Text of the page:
Why do we watch movies?

It’s being said that stories are deeply impregnated into human nature, shared from one generation to another through different mediums, sometimes sitting next to the fire, word of mouth, and more recently by using weird tech devices able to display high quality visual content.
Cinema is the medium with highest popularity in the last century, and beyond the theories of spectatorship that might tackle screen theory, cultural studies, cognitive film theory among other influencing factors, for the purpose of this article, we turned to some industry experts from various corners of the world and ask them why do they watch movies? We cherish their experience both as consumers and producers of content, and therefore we’re sharing their personal views.


LISA HENRY: Film is more egalitarian now than it has ever been, both in its creation, and in its dissemination and consumption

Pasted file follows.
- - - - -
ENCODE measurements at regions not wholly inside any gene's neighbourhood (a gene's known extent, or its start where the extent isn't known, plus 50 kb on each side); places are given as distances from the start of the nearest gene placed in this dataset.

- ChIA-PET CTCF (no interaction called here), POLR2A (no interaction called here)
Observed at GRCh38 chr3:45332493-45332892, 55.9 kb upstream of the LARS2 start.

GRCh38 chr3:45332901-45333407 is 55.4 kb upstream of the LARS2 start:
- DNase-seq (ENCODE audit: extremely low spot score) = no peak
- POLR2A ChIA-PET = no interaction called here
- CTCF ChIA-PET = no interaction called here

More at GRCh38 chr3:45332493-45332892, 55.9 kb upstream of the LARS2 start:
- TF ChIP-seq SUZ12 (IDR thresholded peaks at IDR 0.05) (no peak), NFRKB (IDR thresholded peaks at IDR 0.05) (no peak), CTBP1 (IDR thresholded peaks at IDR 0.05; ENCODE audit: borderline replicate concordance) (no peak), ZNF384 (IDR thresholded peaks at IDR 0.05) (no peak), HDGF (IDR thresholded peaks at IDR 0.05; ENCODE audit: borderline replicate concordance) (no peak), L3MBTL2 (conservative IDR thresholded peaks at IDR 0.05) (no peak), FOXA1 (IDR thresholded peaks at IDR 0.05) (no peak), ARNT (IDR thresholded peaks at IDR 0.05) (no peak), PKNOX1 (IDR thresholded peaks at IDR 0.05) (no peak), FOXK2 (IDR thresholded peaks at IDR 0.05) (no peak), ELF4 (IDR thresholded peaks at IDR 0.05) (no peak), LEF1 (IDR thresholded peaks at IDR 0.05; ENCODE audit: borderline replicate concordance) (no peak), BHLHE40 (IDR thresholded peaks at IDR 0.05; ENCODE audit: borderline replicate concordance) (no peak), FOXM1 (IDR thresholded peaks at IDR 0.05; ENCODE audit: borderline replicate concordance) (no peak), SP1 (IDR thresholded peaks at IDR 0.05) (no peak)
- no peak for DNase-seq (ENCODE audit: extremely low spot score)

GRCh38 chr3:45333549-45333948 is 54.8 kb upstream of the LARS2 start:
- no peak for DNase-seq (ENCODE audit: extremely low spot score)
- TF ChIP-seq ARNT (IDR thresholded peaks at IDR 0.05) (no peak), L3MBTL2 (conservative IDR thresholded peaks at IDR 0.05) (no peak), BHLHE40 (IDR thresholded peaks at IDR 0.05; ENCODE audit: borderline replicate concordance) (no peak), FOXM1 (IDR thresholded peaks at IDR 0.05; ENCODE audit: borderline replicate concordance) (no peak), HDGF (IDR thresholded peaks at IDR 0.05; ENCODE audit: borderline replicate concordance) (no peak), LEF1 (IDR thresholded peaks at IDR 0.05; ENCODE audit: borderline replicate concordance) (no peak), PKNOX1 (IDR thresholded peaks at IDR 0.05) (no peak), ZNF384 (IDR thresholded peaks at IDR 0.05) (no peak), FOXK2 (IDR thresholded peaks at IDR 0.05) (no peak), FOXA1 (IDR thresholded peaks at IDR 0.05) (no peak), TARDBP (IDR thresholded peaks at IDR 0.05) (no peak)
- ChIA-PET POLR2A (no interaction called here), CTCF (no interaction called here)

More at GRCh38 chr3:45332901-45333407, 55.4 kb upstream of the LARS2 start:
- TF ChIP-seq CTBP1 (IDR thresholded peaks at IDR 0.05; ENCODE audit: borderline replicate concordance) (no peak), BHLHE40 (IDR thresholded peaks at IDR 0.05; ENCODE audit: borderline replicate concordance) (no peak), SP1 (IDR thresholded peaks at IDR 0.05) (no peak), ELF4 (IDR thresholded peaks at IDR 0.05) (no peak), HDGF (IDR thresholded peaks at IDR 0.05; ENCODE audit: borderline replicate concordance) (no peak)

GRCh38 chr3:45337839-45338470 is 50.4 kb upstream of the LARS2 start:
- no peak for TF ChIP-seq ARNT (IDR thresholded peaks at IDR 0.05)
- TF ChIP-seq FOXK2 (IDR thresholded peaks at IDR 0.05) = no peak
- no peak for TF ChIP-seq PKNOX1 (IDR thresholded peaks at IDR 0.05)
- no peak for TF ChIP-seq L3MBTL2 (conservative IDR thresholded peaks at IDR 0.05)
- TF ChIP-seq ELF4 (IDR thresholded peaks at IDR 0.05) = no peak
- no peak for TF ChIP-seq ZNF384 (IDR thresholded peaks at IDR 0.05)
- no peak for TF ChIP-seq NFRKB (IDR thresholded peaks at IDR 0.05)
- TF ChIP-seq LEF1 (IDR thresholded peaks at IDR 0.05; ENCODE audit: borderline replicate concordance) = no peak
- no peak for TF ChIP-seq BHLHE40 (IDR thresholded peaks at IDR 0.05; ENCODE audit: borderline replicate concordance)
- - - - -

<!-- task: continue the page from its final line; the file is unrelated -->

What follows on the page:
Lisa Henry is a documentary filmmaker and producer, the founder of Left Hand Films. She is also a co-founder and organizer of the Jozi Film Festival. She began her television career in 1997 working for a commercial production company in Johannesburg. She spent five years in London where she worked for Associated Press Television News (APTN) as a producer.

“We watch movies for many reasons: to escape, to learn, to be entertained, to do all three at once perhaps. Movies are an art form. Whether you’re watching a Wes Anderson feature film or a documentary about migrants shot on a cell phone, you are watching a form of art. You are experiencing another’s vision/point of view on a big or small screen. You are invited to form your own opinion of the content and select the kinds of films you enjoy best. Or you may choose to watch films that challenge your thinking or preconceived notions. How you decide to interact with a movie is your choice. You have the freedom to watch a film or not. The freedom to share your views on the film or not. The freedom to search out similar films if you want to, or not. The freedom to watch a film in the cinema, on your tv, on your mobile phone, via a streaming platform, Youtube, at a film festival, on an old tape or dvd. Film is more egalitarian now than it has ever been, both in its creation, and in its dissemination and consumption.